10.     The Bombers got themselves a nice, big, early scalp. And here’s the good news for those who enjoy seeing their team who play this grand old game – they only one have one game outside of Melbourne before Round Nine. Between now and then they are a more than a fair chance to win the majority of those which, by the bye periods, will have them set up with a very healthy win-loss record. This column puts a lot of emphasis on how good starts are integral to deep September action, this all bodes very well for the Dons.

11.     And as for Port, yep, same thing, as we said last week they’ll get off to a great start, tick the box for last week. And good form is good form, whether its something impressive or just games you are expected to win, so no matter really the opponents or performances if the Power can get off to a good start, the momentum is such a strength in itself. Good starts breed success at the pointy end, Port are definitely a ‘buy’.

12.     Poor Libba, such crap news; he is very important to the Dogs setup but overall it’s such a shame for him. Here’s to a big 2019, he is a genuine star.

13.     So North Melbourne are throwing money at Andrew Gaff – good luck to both parties I say.

14.     The Saints still have plenty of room that they actually have to use. Convoluted way it works, there is a salary cap and salary floor, so you cannot obviously exceed the cap, but you must have a minimum salary too. Further complicating things is that you must stay within these markers over a rolling four-year period. Therefore, you can be over the cap providing the rolling four-year result is that you were under on average. That’s the same with being under the cap, its ok for one year, but you need to ensure you compensate when the four-year average is calculated. Long story short, the Saints have been saving cap space, being deliberately under the cap floor on average in the knowledge securing a big fish would get them into the sweet spot – yet without luring such a star they would need to re-do existing deals to make the finances work, which is hardly ideal (overpaying for the sake of it). Jeremy McGovern, Olli Wines, two names that are seemingly open to the enquiry. Rory Sloane is ideal but I think he stays.

15.     Paddy McCartin. Where’s he going? Bruce is the number one gorilla in the forward line and reasonably so, has earned the credits somewhat. McCartin clearly has the tools, but not convinced he can flourish. No-one had less touches than him on the weekend with his team getting the four points still, yes it’s a long road for him after last year’s badly interrupted year, but he turns 22 in a few weeks, drafted four years ago, this year needs to be somewhat progressive otherwise it’s time for some decisions down at Moorabbin. Not drastic, but things to ponder.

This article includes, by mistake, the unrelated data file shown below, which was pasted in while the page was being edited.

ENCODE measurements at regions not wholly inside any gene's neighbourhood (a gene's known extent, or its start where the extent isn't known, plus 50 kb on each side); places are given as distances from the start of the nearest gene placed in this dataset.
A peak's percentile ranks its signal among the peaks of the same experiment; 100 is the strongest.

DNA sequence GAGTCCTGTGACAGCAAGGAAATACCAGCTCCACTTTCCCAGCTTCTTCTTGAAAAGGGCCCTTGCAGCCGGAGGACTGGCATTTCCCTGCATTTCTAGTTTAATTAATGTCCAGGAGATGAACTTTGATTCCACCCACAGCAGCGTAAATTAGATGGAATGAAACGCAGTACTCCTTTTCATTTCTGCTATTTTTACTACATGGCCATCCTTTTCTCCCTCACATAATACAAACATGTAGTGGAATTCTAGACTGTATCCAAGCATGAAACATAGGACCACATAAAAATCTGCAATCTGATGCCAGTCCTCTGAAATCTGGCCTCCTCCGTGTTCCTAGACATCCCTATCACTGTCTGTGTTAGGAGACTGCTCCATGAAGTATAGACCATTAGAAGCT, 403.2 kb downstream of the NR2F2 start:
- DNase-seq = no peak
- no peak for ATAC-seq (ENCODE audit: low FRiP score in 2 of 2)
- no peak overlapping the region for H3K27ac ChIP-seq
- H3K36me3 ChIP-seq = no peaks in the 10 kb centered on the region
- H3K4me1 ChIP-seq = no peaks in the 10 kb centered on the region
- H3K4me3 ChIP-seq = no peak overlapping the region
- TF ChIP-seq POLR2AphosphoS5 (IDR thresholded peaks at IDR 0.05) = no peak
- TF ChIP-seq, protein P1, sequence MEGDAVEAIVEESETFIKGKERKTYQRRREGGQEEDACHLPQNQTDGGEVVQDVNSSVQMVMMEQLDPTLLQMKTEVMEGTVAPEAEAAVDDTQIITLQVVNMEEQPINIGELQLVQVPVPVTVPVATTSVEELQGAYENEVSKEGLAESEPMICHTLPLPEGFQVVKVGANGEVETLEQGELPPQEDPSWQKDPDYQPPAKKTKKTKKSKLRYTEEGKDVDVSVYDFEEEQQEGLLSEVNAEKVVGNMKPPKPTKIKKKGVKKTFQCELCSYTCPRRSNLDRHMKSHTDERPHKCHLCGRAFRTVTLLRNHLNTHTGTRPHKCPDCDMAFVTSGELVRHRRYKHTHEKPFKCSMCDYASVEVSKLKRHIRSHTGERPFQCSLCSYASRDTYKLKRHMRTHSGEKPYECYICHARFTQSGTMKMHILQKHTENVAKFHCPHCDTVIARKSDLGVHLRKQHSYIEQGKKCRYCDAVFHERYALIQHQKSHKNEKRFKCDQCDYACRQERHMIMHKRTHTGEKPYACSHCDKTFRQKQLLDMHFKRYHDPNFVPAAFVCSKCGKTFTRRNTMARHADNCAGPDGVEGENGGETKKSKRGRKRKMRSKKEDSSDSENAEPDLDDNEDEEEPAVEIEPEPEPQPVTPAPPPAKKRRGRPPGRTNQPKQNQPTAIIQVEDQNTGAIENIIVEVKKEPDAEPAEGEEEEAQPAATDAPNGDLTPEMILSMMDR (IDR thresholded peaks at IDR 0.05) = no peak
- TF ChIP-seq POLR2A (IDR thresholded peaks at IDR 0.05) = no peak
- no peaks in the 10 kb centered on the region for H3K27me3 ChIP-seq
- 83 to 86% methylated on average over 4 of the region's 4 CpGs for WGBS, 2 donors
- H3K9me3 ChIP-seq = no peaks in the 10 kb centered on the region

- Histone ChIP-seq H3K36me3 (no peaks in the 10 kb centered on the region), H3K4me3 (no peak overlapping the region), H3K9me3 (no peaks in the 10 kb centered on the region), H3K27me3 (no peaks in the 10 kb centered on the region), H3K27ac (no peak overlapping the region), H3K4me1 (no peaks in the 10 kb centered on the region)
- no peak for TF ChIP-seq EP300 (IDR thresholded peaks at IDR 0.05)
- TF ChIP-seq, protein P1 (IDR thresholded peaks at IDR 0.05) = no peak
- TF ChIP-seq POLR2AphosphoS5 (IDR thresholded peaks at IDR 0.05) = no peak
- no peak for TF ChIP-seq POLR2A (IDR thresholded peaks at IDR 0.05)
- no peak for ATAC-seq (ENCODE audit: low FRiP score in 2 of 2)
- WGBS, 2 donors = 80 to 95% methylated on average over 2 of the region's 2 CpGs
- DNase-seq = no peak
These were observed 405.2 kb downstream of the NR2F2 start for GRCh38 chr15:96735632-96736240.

16.     If Luke Parker played for a Victorian club he would be seen as a superstar. Credit on this rare occasion to Mark Robinson who put the Swan at no. 26 in his pre-season Top 50 but damn he is a gun. Has averaged 25 touches and six tackles a game pretty much the last four years, has only recently turned 25, a Brownlow runner-up two years ago, makes tremendous decisions, and is a rare mix of extremely gritty but very skilful. Had 32 touches on the weekend with nine tackles, that sort of game in Melbourne gets huge Monday night media coverage, but a Sydney performance Sunday twilight in Perth, in Buddy’s shadow, not so much.

17.     Only 44 tackles laid by Dockers on Saturday, not the effort you want to start the year. Still bullish on their chances, potential, but their home opener against Essendon this weekend is crucial. Couple selection changes, better effort, get the season back to 1-1 and go from there, otherwise, as per our ‘starts’ rule, they will be doing themselves no favours.

18.     Five goals between Jack Watts and Steven Motlop in the same game with old Toddley Marshall bagging four. Port won’t have much of an issue scoring this year, but ensuring the ball doesn’t just waltz out and result in opposition scores is going to be key. It’s hardly the Richmond mosquito fleet; turning the ball over close-ish to goal and scoring is what works these days.

19.     How tough were the ladies at Princes Park on Saturday? Throwing themselves around, the hits were hard, it was damn impressive in less than helpful conditions. But notably, the defenders, intercept marking, showing composure, defending and rebounding under immense pressure, there’s a number of spuds in the men’s league who could take note.

20.     We started with cricket, lets end with tennis – whilst he ended up losing to Fernando Verdasco in three, Thanasi Kokkinakis defeated world no.1 Roger Federer more or less within hours of Cam Bancroft stuffing tape down his Reg Grundys. It meant that essentially no media outlet noticed, or cared, but this column does. Annoyingly it seems we’re jumping off jungle-conqueror Bernie Tomic, but for Nick Kyrgios and Kokkinakis, this column sticks fat. A clean bill of health between the best Greek-Australian offering since The Wog Boy 2: Kings of Mykonos will end up in many satisfied Aussie tennis fans this year and beyond – get on board and stay on board with these two.